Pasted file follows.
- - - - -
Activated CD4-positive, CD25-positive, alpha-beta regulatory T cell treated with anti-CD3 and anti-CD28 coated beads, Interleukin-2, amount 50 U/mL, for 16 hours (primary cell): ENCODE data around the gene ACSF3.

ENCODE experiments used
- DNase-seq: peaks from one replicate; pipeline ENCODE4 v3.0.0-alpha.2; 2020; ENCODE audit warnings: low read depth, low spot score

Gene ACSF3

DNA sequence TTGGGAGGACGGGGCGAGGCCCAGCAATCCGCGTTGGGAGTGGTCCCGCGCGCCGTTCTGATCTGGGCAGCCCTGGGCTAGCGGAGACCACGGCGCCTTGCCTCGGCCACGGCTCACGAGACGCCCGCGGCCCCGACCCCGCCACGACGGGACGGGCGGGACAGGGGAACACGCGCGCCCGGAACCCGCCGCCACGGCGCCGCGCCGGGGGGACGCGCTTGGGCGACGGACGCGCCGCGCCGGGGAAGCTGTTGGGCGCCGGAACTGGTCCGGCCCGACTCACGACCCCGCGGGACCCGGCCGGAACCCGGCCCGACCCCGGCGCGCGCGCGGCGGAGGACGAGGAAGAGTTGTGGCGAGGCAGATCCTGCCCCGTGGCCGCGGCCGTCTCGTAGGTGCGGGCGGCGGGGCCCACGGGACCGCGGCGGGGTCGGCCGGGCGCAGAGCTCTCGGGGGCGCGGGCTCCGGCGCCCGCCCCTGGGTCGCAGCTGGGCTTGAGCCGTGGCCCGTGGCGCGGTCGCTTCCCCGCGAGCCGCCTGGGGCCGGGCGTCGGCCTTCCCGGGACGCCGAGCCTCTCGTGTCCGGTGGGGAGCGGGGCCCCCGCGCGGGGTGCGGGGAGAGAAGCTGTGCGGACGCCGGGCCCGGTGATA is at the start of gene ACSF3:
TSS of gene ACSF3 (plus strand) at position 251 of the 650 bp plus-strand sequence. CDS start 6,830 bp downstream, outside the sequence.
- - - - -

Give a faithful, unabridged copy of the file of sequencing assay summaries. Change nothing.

Activated CD4-positive, CD25-positive, alpha-beta regulatory T cell treated with anti-CD3 and anti-CD28 coated beads, Interleukin-2, amount 50 U/mL, for 16 hours (primary cell): ENCODE data around the gene ACSF3.

ENCODE experiments used
- DNase-seq: peaks from one replicate; pipeline ENCODE4 v3.0.0-alpha.2; 2020; ENCODE audit warnings: low read depth, low spot score

Gene ACSF3

DNA sequence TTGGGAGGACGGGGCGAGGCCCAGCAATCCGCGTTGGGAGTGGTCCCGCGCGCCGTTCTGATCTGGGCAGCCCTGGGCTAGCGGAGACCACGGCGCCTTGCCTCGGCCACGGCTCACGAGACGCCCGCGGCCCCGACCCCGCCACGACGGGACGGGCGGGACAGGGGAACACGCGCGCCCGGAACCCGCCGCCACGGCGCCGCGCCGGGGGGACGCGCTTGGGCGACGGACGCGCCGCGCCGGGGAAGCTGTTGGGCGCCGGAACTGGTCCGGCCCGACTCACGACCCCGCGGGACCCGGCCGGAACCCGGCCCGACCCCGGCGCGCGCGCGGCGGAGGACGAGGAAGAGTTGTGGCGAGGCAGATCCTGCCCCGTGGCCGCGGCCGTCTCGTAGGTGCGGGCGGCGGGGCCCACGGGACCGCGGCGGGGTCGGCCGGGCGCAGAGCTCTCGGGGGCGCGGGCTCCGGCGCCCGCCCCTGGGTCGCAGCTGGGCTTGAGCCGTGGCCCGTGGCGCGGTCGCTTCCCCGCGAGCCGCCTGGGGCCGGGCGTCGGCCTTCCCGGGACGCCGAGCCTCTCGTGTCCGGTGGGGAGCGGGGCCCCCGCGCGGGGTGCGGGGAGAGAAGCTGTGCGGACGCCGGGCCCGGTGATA is at the start of gene ACSF3:
TSS of gene ACSF3 (plus strand) at position 251 of the 650 bp plus-strand sequence. CDS start 6,830 bp downstream, outside the sequence.